7 Reasons to Avoid a BMW i3 at All Costs

The BMW i3 sparked imagination when it arrived in 2013 as one of the first bespoke electric vehicles from an established luxury automaker. With its visionary design and sustainability ethos, the i3 seemed poised to revolutionize electric mobility. However, beneath the sleek styling and initial fanfare, legitimate reasons exist why shoppers should exercise caution before purchasing a used BMW i3. This expert guide will analyze the i3‘s drawbacks – from limited range and exorbitant repair costs to fragile interior materials and tight passenger space. Alternative electric vehicles better suit most buyers‘ needs.

BMW i3 Specs and Background

Prior to scrutinizing the i3’s weaknesses, let’s review key specs and historical context around BMW’s first dedicated EV:

Debut: 2013
Range: Up to 153 miles
Battery: 42.2 kWh
Drive: Rear-wheel
0-60 mph: 6.9 seconds (i3s model)
Seating Capacity: 4 passengers

Part of BMW’s “i” sub-brand focusing on sustainable mobility solutions, the i3 was conceived in 2007 under the code name Mega City Vehicle. The final production model premiered in 2013 with buzz centering on its avant-garde styling and extensive use of carbon fiber and renewable materials.

Over nearly a decade in production, the i3 saw relatively modest sales around 250,000 units globally. It exits the stage in 2022 as BMW shifts attention to larger EVs like the iX SUV.

7 Key Reasons to Avoid a BMW i3

While the i3 carved a niche as an eccentric high-end EV, prudent buyers should weigh the following weaknesses before purchasing:

1. Limited Electric Range

With a maximum 153 miles per charge, the i3 falls well short of most newer EVs’ range. The Tesla Model 3 offers 263 miles from its Standard Range Plus battery, for example. Limited range equates to more frequent charging stops and range anxiety on longer journeys in the i3. Owners also complain that the optional range extender, a small gas generator, provides underwhelming extra range assistance.

2. Frequent Motor Mount Failures

Another prevalent owner grievance centers on the i3’s motor mounts. These components secure the electric motor to the chassis, mitigating vibrations and noise. However, the plastic mounts equipped on the i3 often fail prematurely, resulting in a $5000+ repair bill. BMW attempted to rectify this issue with a motor torque-limiting software update. Nonetheless, problems persisted for unlucky owners.

3. Starting Issues from Failed 12V Battery

Surprisingly the i3‘s 12-volt battery has posed problems for owners in the form of no starts or electrical gremlins. Expert analysis suggests the i3’s complex electronics overtax this battery. Owners are often left paying for tow trucks and buying replacement batteries with little warning.

4. Potential for Immobilizing Electrical Failure

While not widespread, BMW i3’s produced after 2018 have suffered complete drive failure stemming from issues with the KLE charging module or EME motor controller. Solder joint deterioration can trigger data transmission errors between these components – shutting off power to the electric motor unexpectedly. Diagnosing and addressing the root issue becomes a complex repair procedure.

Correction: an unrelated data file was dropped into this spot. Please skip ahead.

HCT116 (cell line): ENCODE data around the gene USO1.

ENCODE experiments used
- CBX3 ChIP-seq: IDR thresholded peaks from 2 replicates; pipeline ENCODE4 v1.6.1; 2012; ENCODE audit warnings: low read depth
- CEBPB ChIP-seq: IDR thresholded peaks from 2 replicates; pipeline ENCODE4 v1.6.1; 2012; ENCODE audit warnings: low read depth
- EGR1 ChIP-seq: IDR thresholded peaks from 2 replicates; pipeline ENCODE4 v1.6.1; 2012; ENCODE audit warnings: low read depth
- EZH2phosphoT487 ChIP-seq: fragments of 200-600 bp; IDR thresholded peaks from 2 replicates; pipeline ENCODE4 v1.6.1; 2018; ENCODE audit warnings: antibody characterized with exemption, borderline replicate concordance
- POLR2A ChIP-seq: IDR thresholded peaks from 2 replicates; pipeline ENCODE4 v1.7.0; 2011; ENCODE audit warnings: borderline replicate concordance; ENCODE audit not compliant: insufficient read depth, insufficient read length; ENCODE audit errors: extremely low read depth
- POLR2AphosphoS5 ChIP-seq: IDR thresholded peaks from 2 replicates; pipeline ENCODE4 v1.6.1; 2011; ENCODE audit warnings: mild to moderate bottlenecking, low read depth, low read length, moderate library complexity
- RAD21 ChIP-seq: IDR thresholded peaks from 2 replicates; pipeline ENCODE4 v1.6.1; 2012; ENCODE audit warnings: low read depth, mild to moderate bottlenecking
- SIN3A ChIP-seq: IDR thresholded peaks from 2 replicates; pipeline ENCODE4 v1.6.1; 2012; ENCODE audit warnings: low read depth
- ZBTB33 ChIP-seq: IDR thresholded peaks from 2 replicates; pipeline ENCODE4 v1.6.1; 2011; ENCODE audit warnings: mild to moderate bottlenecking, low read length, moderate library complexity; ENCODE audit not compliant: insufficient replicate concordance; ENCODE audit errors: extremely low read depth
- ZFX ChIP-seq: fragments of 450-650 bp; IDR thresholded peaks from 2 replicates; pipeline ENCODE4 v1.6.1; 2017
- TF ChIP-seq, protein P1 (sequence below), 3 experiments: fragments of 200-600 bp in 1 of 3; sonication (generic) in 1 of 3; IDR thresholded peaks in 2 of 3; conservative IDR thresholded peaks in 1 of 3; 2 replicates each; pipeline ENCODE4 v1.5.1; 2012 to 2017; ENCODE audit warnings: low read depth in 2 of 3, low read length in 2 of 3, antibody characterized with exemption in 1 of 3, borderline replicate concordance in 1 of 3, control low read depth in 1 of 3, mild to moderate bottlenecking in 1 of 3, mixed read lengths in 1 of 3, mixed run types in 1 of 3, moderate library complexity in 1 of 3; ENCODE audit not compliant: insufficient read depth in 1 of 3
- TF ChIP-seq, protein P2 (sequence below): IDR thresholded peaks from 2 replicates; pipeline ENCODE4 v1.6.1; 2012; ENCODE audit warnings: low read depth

5. Low-Grade Interior Materials

BMW marketed the i3’s interior as an eco-conscious oasis, emphasizing renewable materials and natural fibers. In reality, many owners report shoddy durability from surfaces prone to scratching, peeling, and color fading. The resultant interior wears poorly compared to luxury EVs from Tesla or Audi.

6. Carbon Fiber Roof Delamination

Within a few years of ownership, the i3’s carbon fiber roof begins exhibiting ugly delamination, or separation between layers of material. Besides poor aesthetics, this degradation raises concerns on structural stability. Further, fixing the eyesore becomes a costly endeavor given the exotic roof material.

7. Tight Cabin Dimensions

The i3’s chopped, upright proportions prioritize navigating congested urban areas over passenger space. Adults find quarters tight, especially in back. Other small EVs like the MINI Cooper SE or Fiat 500e manage similar external dimensions with better interior room.

In summary, limitations around range, reliability and cabin comfort combined with expensive repairs for issues like damaged motor mounts and delaminating carbon fiber make the case to avoid buying this BMW EV. Refer to the comparisons below for superior electric vehicle options that dodge the i3’s pitfalls.

Similar Electric Vehicles With Better Outlooks

  • Nissan Leaf – More affordable purchase price and ownership costs than i3, improved reliability ratings over later Leaf models
  • Volvo XC40 Recharge – Luxury SUV provides better range, roomier interior than i3
  • Polestar 2 – Sportier Swedish-made EV offers 300+ mile range and high-end cabin materials
  • Chevrolet Bolt EUV – Roomy interior with 259 miles range; lower MSRP than i3

The Bottom Line:
The BMW i3 always scored points for its uniqueness and sustainability bonafides in the developing luxury EV segment. However, real-world drawbacks spanning reliability, cabin space, interior durability and costly repairs mount a convincing case for why wise buyers should avoid this BMW electric vehicle. More well-rounded options exist – the above alternatives offer longer range, cheaper ownership costs and better built interiors devoid of the i3‘s quirks.

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